In Wake Of International Criminal Court's Arrest Warrant, Putin Visits Mariupol In First Known Trip To Ukrainian Territory

In a surprise trip, Russian President Vladimir Putin visited the occupied Ukrainian port city of Mariupol over the weekend.

Russian state television showed footage of Putin being shown around the city on Saturday night. The president met rehoused residents and was briefed on reconstruction efforts by Deputy Prime Minister Marat Khusnullin, according to Reuters. 

According to state media, during his tour of the city, Putin visited a residential neighborhood that had been built by the Russian military and started housing new tenants last September.

“Do you live here? Do you like it?” Putin was seen asking residents.

Reuters reported that Mariupol was home to the Azovstal steel plant, where Ukrainian fighters had held out for weeks in underground tunnels and bunkers before being forced to surrender. 

“The downtown has been badly damaged,” Khusnullin said on state television, according to Reuters. “We want to finish (reconstruction) the center by the end of the year, at least the facade part. The center is very beautiful.”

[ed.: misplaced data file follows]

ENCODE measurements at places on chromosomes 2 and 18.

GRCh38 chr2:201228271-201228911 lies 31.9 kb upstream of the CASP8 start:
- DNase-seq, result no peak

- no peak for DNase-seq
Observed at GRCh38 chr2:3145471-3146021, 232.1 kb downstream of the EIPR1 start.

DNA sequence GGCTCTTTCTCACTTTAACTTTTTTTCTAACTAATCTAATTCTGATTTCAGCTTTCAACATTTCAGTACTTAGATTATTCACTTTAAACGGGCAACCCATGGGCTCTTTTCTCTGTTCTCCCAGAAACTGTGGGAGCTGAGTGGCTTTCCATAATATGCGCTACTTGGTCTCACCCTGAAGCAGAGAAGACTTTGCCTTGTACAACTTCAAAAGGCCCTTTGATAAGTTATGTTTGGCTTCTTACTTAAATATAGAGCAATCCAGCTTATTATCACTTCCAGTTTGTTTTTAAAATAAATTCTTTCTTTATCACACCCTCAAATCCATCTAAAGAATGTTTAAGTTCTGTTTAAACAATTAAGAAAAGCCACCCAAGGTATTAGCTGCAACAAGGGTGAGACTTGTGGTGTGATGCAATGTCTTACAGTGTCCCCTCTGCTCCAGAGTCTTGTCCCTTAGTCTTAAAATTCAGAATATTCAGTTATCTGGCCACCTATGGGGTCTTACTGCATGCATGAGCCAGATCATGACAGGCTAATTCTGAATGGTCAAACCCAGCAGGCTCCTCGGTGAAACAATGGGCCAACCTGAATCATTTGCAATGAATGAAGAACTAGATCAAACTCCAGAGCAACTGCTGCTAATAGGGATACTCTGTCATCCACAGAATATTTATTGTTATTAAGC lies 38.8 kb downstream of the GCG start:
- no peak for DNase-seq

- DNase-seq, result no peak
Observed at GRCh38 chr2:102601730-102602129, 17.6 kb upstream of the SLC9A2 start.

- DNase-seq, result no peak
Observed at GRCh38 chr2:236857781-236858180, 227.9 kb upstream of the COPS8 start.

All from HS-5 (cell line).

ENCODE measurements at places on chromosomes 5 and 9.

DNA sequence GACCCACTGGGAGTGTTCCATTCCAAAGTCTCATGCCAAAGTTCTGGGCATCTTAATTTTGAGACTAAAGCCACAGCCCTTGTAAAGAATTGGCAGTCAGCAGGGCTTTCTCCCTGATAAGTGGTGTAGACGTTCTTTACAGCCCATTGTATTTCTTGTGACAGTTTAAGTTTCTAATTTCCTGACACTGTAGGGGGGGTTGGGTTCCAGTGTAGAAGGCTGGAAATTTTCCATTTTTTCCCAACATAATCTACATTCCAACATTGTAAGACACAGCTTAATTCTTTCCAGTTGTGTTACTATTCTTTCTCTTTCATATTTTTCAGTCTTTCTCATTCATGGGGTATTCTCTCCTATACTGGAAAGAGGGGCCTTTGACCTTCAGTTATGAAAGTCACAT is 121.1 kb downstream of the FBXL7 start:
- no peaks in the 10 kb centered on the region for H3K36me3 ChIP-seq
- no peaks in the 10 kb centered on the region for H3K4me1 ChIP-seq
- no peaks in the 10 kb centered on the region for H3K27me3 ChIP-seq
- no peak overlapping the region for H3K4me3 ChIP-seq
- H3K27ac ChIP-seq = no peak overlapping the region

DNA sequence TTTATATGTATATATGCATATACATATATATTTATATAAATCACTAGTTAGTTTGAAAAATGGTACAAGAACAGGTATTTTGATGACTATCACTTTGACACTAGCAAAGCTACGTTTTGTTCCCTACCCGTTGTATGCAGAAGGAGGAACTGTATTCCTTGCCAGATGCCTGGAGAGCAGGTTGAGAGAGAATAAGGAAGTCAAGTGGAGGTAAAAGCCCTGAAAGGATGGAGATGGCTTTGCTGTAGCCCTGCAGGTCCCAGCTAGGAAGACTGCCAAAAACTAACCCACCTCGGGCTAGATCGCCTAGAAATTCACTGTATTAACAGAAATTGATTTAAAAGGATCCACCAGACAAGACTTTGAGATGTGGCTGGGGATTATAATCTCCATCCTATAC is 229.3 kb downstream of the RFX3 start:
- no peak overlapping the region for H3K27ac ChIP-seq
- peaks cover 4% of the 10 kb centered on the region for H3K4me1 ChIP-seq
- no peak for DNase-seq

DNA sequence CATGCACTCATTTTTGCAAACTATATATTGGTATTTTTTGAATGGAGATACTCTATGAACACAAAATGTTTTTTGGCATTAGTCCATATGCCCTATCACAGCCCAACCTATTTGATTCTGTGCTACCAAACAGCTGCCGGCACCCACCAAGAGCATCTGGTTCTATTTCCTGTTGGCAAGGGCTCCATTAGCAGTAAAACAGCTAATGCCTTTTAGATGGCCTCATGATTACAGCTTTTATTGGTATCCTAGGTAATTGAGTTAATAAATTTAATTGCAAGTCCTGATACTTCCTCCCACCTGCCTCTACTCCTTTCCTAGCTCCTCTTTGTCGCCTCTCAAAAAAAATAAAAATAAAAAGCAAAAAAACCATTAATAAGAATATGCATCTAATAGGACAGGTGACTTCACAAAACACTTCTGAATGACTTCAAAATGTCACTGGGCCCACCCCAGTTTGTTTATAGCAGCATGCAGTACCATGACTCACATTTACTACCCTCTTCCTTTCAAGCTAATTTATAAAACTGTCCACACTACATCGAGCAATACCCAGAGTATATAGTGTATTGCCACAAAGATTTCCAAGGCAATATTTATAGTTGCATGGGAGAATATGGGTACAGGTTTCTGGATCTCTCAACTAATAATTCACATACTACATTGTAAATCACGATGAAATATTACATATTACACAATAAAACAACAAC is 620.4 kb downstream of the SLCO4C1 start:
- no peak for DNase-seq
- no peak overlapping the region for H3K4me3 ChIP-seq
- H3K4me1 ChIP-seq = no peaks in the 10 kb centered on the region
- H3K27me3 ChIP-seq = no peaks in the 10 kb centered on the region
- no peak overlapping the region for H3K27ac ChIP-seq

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Putin’s visit to Mariupol is the first he’s made to Russian-occupied parts of Ukraine’s Donbas region since the war started. It’s also the closest he has come to the front lines.

Putin reportedly traveled to the city by helicopter, following a visit to Crimea on the ninth anniversary of its annexation by Russia from Ukraine.

From Mariupol, the Russian leader went to Rostov in southern Russia, where state television on Sunday showed him meeting Chief of the General Staff Valery Gerasimov, commander of Russia’s war effort in Ukraine.

Last week, the International Criminal Court issued an arrest warrant for Putin, accusing him of being responsible for war crimes committed in Ukraine. The court said that Putin was responsible for the war crime of unlawful deportation of the population (children) and unlawful transfer of the population (children) from occupied areas of Ukraine to Russia. Moscow, however, has repeatedly denied accusations of atrocities during its one-year invasion of Ukraine.

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